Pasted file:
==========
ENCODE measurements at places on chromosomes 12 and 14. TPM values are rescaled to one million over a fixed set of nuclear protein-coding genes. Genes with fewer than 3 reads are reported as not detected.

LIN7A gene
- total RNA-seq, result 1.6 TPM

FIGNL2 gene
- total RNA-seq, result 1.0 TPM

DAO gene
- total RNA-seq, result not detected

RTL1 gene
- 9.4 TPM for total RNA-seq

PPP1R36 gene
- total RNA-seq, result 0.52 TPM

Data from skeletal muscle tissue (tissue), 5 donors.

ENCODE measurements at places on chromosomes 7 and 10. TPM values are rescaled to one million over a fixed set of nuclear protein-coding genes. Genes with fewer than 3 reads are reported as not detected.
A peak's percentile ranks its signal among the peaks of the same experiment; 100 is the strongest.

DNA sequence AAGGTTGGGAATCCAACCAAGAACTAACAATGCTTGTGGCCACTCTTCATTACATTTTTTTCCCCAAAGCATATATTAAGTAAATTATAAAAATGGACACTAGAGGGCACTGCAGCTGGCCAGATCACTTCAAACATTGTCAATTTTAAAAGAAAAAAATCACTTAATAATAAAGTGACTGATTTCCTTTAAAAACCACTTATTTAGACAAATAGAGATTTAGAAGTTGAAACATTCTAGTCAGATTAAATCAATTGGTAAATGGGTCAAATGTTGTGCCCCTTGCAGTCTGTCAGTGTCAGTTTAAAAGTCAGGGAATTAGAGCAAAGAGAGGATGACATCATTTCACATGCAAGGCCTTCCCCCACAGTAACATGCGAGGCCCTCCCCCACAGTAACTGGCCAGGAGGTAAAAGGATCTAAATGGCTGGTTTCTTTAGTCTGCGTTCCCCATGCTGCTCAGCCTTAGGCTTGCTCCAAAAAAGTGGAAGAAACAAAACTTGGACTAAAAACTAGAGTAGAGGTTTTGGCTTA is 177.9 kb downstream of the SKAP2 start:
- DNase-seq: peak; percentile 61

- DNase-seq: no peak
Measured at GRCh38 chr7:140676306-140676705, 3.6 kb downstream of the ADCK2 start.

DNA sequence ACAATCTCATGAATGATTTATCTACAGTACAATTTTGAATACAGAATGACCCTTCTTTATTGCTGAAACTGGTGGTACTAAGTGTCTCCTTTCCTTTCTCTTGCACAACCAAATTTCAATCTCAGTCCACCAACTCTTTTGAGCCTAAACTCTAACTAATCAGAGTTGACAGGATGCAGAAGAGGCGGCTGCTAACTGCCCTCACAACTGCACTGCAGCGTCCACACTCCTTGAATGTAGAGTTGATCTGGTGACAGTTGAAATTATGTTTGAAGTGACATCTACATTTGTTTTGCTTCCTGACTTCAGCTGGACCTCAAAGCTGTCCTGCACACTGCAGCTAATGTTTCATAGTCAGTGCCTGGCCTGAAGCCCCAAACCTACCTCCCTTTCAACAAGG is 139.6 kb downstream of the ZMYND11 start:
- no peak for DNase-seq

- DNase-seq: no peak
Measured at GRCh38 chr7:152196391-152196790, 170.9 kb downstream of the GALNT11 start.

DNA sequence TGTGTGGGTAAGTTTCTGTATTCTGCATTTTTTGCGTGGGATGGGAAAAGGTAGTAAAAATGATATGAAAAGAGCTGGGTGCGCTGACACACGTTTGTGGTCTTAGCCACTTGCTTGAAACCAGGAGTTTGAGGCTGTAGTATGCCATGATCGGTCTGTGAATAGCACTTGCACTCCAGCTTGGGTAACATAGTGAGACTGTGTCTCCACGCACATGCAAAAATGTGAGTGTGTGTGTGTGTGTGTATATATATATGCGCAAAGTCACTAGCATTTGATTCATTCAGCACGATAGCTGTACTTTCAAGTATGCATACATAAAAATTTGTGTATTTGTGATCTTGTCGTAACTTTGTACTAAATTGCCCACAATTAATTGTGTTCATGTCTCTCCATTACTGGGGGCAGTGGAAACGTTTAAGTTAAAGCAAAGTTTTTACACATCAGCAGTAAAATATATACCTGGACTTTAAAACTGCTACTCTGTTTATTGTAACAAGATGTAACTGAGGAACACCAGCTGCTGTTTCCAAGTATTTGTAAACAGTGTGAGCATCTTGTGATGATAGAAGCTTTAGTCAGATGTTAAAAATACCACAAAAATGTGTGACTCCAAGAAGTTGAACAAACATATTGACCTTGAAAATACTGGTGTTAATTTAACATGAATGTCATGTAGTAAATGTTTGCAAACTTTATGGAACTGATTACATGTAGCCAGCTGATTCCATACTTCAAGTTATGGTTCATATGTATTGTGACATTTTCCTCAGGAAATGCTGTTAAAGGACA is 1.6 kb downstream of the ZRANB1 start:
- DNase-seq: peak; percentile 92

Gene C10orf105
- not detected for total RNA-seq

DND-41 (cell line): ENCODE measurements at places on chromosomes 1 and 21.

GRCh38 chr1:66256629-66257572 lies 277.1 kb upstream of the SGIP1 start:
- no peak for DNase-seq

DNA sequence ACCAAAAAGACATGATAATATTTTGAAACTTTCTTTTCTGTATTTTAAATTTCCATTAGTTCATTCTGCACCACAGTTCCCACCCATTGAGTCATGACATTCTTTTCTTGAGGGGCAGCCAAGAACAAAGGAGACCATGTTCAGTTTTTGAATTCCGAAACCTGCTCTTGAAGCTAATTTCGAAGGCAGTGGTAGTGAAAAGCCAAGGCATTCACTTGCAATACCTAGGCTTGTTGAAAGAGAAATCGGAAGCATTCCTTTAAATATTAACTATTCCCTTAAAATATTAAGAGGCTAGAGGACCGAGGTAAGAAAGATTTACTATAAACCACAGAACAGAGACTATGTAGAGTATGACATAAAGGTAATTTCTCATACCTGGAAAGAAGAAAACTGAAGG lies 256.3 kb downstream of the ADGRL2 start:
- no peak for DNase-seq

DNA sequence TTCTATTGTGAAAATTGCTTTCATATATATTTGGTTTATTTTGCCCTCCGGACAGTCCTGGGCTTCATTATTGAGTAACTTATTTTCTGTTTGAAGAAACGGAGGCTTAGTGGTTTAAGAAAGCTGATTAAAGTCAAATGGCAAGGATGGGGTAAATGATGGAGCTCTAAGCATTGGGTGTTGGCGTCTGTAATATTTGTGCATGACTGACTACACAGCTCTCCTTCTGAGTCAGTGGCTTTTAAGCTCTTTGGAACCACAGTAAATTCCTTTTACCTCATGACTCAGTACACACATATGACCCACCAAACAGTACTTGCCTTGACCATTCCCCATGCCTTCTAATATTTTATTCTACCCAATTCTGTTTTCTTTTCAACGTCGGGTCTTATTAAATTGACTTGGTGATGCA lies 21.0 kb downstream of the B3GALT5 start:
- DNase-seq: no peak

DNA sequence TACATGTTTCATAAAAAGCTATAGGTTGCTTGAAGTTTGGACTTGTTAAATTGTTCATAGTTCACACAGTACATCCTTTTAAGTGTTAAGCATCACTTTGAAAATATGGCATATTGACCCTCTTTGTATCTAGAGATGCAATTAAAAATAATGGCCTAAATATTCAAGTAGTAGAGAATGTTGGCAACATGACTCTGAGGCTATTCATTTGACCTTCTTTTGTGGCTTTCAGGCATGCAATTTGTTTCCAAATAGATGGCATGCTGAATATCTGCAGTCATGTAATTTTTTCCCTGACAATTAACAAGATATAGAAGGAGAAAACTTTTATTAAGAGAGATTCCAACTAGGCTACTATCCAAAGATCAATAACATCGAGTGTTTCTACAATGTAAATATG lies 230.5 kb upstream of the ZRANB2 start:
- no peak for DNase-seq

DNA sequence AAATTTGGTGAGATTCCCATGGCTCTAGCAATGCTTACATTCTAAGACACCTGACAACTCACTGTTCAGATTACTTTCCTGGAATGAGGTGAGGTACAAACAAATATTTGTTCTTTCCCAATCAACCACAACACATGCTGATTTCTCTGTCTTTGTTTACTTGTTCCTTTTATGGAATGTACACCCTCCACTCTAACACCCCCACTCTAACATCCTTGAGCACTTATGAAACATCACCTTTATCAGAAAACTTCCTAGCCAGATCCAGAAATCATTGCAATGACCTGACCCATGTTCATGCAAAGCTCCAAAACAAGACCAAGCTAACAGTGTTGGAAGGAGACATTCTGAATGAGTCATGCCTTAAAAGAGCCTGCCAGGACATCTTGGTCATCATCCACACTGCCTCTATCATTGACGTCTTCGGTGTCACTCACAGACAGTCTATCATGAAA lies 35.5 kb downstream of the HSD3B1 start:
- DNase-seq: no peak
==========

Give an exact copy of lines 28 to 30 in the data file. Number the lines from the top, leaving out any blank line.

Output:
GRCh38 chr1:66256629-66257572 lies 277.1 kb upstream of the SGIP1 start:
- no peak for DNase-seq

DNA sequence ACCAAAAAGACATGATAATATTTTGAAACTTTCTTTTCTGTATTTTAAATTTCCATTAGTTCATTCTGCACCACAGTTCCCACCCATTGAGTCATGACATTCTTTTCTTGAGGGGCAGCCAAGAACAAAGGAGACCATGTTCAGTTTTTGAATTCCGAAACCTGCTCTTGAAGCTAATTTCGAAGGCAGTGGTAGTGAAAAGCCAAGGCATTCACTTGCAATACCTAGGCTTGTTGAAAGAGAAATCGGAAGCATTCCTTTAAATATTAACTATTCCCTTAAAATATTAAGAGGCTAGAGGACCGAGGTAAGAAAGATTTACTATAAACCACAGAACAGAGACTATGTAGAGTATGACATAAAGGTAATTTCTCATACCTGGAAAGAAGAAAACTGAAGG lies 256.3 kb downstream of the ADGRL2 start: